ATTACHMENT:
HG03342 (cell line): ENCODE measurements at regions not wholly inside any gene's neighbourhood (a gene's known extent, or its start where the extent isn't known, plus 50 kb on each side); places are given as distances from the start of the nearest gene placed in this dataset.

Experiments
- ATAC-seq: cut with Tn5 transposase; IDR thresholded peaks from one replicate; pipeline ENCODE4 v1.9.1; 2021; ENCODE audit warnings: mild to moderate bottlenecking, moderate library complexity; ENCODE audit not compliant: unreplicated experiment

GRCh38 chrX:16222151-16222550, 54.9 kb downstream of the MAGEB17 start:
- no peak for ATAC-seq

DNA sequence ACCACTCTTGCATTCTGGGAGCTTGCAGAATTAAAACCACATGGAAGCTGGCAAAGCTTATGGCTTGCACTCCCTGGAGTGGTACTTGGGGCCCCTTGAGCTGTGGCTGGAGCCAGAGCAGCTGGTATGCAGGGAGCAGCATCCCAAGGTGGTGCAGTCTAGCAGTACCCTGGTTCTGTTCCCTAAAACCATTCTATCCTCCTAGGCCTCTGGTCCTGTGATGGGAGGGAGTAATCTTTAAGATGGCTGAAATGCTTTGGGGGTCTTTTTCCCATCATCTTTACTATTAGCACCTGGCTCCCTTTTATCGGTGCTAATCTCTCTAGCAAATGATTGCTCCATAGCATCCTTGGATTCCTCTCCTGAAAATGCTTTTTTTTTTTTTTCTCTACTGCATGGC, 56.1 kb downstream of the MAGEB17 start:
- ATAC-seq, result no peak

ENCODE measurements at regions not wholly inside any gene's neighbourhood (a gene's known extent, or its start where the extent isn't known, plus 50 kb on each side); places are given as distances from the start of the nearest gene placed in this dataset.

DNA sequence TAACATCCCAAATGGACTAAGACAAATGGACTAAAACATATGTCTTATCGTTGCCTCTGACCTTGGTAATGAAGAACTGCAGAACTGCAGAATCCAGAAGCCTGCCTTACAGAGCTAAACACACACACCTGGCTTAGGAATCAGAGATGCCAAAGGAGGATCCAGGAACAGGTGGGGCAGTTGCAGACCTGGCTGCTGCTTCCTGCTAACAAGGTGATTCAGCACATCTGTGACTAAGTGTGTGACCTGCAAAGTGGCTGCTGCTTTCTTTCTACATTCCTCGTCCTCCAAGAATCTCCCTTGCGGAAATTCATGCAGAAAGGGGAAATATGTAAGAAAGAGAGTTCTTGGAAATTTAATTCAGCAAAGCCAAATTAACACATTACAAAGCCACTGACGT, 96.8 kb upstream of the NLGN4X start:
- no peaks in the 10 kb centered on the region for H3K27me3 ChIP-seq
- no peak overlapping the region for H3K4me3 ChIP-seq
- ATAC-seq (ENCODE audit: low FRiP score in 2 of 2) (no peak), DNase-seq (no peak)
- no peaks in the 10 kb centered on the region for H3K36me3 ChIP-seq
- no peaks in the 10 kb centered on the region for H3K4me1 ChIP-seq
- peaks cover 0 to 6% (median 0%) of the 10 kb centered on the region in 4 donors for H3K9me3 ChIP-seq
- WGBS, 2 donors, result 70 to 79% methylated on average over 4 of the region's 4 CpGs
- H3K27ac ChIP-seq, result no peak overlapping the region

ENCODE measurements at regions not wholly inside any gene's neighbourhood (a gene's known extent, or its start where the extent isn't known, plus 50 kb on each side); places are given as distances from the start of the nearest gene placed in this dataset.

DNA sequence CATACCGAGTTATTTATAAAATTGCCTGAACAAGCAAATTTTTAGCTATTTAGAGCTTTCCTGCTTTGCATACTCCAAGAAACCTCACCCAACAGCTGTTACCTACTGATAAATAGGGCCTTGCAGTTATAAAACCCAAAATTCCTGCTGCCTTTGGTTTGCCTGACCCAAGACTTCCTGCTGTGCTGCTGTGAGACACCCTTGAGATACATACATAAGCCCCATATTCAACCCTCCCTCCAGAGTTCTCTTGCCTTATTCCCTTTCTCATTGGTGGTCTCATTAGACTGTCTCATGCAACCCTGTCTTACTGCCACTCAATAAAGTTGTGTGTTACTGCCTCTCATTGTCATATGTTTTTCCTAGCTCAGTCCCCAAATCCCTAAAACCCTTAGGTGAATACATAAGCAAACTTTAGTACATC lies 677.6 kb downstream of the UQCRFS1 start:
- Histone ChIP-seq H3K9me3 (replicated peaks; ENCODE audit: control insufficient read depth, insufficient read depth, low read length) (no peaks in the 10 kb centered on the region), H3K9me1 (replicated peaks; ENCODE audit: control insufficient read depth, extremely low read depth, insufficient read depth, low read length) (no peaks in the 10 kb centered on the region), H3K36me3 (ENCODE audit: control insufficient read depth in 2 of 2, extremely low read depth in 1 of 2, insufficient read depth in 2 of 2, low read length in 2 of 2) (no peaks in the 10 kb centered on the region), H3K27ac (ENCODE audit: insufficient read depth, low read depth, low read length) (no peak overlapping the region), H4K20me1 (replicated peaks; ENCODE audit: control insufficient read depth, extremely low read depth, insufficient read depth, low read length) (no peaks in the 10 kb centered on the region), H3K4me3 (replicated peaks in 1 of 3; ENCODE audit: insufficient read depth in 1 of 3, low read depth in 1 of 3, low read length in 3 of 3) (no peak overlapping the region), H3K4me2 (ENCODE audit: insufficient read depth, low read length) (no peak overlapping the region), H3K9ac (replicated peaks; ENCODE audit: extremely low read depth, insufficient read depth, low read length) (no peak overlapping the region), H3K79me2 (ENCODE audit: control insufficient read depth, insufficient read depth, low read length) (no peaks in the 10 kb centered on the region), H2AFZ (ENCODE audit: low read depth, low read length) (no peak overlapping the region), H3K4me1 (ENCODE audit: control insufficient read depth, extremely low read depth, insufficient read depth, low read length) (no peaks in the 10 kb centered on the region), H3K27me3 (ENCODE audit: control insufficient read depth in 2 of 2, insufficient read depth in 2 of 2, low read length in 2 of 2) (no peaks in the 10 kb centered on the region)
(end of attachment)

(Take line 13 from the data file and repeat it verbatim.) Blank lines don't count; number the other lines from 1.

- no peaks in the 10 kb centered on the region for H3K36me3 ChIP-seq